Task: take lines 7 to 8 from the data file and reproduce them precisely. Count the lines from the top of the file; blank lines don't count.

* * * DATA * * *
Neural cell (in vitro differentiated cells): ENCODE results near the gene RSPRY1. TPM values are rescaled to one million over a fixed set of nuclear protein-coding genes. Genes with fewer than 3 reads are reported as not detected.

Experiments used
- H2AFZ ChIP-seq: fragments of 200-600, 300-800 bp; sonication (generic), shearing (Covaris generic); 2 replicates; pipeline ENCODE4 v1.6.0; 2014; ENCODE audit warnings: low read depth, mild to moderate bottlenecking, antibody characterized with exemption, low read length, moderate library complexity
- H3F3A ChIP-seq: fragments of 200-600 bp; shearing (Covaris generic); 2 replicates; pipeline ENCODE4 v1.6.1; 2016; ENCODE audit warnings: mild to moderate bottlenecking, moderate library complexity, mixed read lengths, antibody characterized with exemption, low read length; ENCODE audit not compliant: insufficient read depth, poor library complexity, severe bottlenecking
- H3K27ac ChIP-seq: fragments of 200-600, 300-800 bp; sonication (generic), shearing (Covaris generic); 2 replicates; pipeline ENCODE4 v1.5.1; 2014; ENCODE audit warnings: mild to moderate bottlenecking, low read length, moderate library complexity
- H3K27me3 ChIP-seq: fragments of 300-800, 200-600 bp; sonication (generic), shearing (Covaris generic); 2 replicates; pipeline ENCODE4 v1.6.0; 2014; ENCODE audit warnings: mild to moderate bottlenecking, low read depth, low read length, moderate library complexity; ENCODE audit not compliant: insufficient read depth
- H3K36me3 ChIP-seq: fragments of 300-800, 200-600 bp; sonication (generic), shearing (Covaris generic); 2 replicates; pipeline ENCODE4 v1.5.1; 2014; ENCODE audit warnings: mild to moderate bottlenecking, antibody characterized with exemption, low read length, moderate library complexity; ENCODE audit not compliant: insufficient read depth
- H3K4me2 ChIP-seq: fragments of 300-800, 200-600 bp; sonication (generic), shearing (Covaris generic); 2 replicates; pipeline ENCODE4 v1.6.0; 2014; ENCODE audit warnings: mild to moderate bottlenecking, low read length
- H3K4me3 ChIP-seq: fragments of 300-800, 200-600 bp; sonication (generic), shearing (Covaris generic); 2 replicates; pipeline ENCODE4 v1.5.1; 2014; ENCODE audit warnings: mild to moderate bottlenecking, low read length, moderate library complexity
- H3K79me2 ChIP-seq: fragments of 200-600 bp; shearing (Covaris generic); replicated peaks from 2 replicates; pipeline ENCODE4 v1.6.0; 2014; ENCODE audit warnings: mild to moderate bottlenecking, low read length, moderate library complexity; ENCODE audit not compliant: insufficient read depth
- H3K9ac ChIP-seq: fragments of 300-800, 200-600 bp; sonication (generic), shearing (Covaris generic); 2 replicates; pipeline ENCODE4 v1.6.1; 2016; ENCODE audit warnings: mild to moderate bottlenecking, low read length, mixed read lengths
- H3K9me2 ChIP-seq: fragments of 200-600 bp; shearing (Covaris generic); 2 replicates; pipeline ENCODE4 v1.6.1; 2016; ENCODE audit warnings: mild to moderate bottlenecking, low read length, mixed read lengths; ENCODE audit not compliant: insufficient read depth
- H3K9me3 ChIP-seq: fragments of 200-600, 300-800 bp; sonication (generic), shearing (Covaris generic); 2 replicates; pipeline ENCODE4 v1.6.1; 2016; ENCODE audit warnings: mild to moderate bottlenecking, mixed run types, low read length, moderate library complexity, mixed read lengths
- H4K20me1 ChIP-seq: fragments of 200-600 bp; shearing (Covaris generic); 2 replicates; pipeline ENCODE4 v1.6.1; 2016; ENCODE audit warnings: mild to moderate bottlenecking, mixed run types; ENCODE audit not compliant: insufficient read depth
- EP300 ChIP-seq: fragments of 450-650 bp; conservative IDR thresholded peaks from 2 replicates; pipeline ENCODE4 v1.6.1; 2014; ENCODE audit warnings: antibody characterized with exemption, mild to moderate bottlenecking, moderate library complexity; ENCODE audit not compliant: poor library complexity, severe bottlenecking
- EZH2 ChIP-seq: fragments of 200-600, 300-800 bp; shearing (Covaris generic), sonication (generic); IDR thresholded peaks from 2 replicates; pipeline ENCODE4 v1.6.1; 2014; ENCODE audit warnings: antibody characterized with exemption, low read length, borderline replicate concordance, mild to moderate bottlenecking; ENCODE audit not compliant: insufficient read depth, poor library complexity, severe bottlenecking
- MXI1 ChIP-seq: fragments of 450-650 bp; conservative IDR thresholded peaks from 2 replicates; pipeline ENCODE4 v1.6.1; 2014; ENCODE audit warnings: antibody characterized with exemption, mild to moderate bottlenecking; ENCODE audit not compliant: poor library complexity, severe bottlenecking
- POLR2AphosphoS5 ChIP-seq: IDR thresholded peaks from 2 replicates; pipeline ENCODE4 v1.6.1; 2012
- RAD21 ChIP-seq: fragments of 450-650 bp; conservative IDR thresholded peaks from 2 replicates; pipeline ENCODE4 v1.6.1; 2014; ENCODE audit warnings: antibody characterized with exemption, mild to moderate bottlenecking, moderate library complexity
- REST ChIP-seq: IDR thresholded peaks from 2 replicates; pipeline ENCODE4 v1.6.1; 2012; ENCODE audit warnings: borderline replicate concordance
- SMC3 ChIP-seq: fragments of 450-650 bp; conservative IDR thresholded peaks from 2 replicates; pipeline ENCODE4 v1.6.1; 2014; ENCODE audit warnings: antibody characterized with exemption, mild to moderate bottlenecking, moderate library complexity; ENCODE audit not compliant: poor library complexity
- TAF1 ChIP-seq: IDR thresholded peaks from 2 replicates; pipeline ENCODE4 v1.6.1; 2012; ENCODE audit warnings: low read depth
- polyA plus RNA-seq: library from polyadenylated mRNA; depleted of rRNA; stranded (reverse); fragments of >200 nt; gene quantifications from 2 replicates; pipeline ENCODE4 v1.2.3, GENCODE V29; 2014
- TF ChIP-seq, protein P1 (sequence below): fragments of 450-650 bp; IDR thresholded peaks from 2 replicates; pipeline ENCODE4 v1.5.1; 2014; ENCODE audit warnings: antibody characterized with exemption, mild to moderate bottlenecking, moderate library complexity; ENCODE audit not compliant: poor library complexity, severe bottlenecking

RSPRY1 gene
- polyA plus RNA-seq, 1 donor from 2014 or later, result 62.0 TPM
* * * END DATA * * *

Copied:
- H3K36me3 ChIP-seq: fragments of 300-800, 200-600 bp; sonication (generic), shearing (Covaris generic); 2 replicates; pipeline ENCODE4 v1.5.1; 2014; ENCODE audit warnings: mild to moderate bottlenecking, antibody characterized with exemption, low read length, moderate library complexity; ENCODE audit not compliant: insufficient read depth
- H3K4me2 ChIP-seq: fragments of 300-800, 200-600 bp; sonication (generic), shearing (Covaris generic); 2 replicates; pipeline ENCODE4 v1.6.0; 2014; ENCODE audit warnings: mild to moderate bottlenecking, low read length